Migraine Sessions at CONy 2019

As part of our CONy 2019 highlight series, the second of two Teva-supported debates revealed fascinating insights into the importance of aura as a prodrome of migraine.

The debate hosted by Dr. Dimos Mitsikostas (National & Kapodiistrian University of Athens, Greece), opposed Drs. Isabel Pavão Martins (University of Lisbon, Portugal) and Margarita Sánchez del Río (Clínica Universidad de Navarra, Madrid, Spain), and examined whether migraine with aura (MA) and migraine without aura (MoA) are the same disease. Dr. Mitsikostas opened the session by reminding the audience that 1–2 out of 5 patients with migraine have auras and that this prevalence is identical in both genders.1 He further described that the likely basis of migraine aura symptoms lies in the phenomenon of cortical spreading depression (CSD), a wave of increased electrocortical activity and vasodilation (hyper-perfusion), followed by sustained decreased activity and prolonged vasoconstriction (hypo-perfusion).2

As a proponent of the position that MA and MoA are the same disease, Dr. Martins argued that human neuroimaging studies have shown that CSD play a role in migraine, regardless of the presence of aura. She also presented findings of a study by Vincent MB and Hadjikhani N3 that would suggest that MoA could simply be a migraine with subclinical aura. Dr. Martins further provided evidence of the presence of transient visual disturbances (TVD) during migraine attacks in patients with MoA.4 As a last argument in support of her position, Dr. Martins also reminded the audience that most prophylactic agents improve patients with migraine regardless of the presence of aura.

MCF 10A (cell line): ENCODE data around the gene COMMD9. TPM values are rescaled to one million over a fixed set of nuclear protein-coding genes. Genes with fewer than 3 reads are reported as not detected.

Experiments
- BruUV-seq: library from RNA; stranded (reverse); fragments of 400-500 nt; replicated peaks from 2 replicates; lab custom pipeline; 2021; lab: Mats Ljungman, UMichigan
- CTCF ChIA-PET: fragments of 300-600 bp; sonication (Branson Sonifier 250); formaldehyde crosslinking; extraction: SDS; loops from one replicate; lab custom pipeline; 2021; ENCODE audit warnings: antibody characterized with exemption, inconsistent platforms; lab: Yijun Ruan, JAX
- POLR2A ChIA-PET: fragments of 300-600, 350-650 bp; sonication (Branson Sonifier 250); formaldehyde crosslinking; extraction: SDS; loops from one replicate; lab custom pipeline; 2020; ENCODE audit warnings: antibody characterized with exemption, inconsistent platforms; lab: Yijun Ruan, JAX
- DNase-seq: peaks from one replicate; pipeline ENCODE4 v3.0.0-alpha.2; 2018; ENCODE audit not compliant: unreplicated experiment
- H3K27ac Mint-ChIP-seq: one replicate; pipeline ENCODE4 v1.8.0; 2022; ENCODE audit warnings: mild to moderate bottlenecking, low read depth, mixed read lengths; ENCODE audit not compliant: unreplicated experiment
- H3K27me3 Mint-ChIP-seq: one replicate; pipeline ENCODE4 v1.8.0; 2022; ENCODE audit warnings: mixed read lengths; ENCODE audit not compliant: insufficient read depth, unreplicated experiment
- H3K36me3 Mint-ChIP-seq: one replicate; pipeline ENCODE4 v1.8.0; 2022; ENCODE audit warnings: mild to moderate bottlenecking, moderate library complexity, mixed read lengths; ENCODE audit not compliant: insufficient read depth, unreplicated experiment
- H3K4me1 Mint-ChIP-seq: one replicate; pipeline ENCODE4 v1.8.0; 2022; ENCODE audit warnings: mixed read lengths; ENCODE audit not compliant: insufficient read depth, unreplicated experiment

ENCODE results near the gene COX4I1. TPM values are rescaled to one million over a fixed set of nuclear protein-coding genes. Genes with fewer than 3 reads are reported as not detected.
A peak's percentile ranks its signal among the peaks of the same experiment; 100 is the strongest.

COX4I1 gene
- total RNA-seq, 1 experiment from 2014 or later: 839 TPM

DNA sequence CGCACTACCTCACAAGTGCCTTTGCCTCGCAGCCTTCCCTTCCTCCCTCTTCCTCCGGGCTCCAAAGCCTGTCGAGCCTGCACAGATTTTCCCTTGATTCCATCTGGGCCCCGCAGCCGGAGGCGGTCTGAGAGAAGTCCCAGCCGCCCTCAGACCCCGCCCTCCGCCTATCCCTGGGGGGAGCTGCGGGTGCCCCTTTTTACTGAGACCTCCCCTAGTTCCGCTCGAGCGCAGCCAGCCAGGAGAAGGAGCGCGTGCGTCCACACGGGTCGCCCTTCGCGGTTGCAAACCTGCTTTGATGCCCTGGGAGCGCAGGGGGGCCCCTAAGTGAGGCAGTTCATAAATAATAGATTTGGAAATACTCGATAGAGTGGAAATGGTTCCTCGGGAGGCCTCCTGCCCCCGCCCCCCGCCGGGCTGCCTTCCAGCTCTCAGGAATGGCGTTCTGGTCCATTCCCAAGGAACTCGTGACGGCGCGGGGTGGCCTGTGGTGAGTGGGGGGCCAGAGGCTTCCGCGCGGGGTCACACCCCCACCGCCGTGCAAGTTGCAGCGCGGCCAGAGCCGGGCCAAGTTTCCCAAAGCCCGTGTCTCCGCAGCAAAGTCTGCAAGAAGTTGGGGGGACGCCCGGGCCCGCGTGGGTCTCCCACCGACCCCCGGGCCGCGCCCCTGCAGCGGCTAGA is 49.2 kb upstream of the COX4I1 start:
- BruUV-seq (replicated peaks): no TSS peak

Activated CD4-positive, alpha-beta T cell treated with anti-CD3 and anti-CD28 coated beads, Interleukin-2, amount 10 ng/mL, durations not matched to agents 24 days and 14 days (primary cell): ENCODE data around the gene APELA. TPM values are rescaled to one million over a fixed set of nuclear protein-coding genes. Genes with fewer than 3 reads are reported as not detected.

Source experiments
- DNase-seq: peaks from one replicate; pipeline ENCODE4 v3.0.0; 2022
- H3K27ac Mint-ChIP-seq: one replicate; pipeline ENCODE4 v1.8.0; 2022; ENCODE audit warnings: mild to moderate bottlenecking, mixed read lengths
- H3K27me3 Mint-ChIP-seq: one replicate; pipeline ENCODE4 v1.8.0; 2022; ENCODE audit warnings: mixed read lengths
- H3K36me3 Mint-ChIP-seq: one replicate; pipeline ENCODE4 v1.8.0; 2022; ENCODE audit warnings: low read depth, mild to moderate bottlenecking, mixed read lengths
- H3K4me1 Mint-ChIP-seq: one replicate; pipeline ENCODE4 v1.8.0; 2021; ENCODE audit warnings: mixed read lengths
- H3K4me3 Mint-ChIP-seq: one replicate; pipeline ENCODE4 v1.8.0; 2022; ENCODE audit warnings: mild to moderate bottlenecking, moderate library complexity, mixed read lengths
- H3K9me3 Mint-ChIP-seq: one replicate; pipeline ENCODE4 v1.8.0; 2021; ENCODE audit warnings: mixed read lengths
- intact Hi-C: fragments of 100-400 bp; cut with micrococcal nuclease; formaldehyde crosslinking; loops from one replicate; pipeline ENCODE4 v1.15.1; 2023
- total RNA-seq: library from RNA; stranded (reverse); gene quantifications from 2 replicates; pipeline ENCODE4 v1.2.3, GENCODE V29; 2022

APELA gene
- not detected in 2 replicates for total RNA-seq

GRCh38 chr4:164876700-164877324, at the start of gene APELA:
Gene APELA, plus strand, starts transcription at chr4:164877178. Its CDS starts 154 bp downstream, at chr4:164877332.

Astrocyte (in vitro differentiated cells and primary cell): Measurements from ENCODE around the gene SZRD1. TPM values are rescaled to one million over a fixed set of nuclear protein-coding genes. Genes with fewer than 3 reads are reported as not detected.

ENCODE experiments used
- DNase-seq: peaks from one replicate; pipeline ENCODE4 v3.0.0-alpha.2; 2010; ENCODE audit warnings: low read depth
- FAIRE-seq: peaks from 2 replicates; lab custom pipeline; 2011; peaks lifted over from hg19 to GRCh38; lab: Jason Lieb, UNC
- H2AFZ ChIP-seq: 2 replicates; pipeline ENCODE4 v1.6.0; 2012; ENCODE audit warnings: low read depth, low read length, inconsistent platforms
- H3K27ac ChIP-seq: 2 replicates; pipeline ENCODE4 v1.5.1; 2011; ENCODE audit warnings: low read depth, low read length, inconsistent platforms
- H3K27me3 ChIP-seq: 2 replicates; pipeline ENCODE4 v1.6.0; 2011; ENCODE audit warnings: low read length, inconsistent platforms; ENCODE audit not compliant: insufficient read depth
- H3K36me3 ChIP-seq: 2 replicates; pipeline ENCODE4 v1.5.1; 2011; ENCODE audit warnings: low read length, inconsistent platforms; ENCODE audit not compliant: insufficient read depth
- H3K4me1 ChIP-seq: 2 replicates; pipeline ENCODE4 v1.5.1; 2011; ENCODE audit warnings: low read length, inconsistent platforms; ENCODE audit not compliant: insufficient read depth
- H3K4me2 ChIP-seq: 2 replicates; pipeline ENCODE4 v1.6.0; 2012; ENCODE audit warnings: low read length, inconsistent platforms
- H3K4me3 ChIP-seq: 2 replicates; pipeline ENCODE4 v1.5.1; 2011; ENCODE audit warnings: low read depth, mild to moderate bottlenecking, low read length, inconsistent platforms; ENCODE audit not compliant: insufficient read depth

On the other side of the debate, Dr. Sánchez del Río presented her case for a clear distinction between MA and MoA. She even proposed to reclassify MA as “headache attributed to aura.” In support of her position, Dr. Sánchez del Río emphasized differences between MA and MoA in terms of: clinical aspects (e.g. aura sometimes occurs without headaches); treatment (MA not responsive to acute or preventive drugs used in MoA); pathophysiology (e.g. CGRP triggers MoA but not MA); and cardiovascular risk (increased in MA).5-6

At the end of the debate, the audience voted with a narrow majority that MA and MoA were manifestations of the same disease. The questions from the audience and rebuttals from the debaters left us with one certainty: this debate is far from over.


  1. Stewart WF, et al. Development and testing of the Migraine Disability Assessment (MIDAS) Questionnaire to assess headache-related disability. Neurology. 2001;56(6 Suppl 1):S20-8.
  2. Hadjikhani N, et al. Mechanisms of migraine aura revealed by functional MRI in human visual cortex. Proc Natl Acad Sci USA. 2001;98:4687-92.
  3. Vincent MB, et al. Migraine aura and related phenomena: beyond scotomata and scintillations. Cephalalgia. 2007;27:1368-77.
  4. Mattsson P, et al. Characteristics and prevalence of transient visual disturbances indicative of migraine visual aura. Cephalgia. 1999;19:479-84.
  5. Pascual J, et al. Preventing disturbing migraine aura with lamotrigine: an open study. Headache. 2004;44:1024-8.
  6. Vgontzas A, et al. Episodic migraine with and without aura: key differences and implications for pathophysiology, management, and assessing risks. Curr Pain Headache Rep. 2018;22:78. doi: 10.1007/s11916-018-0735-z.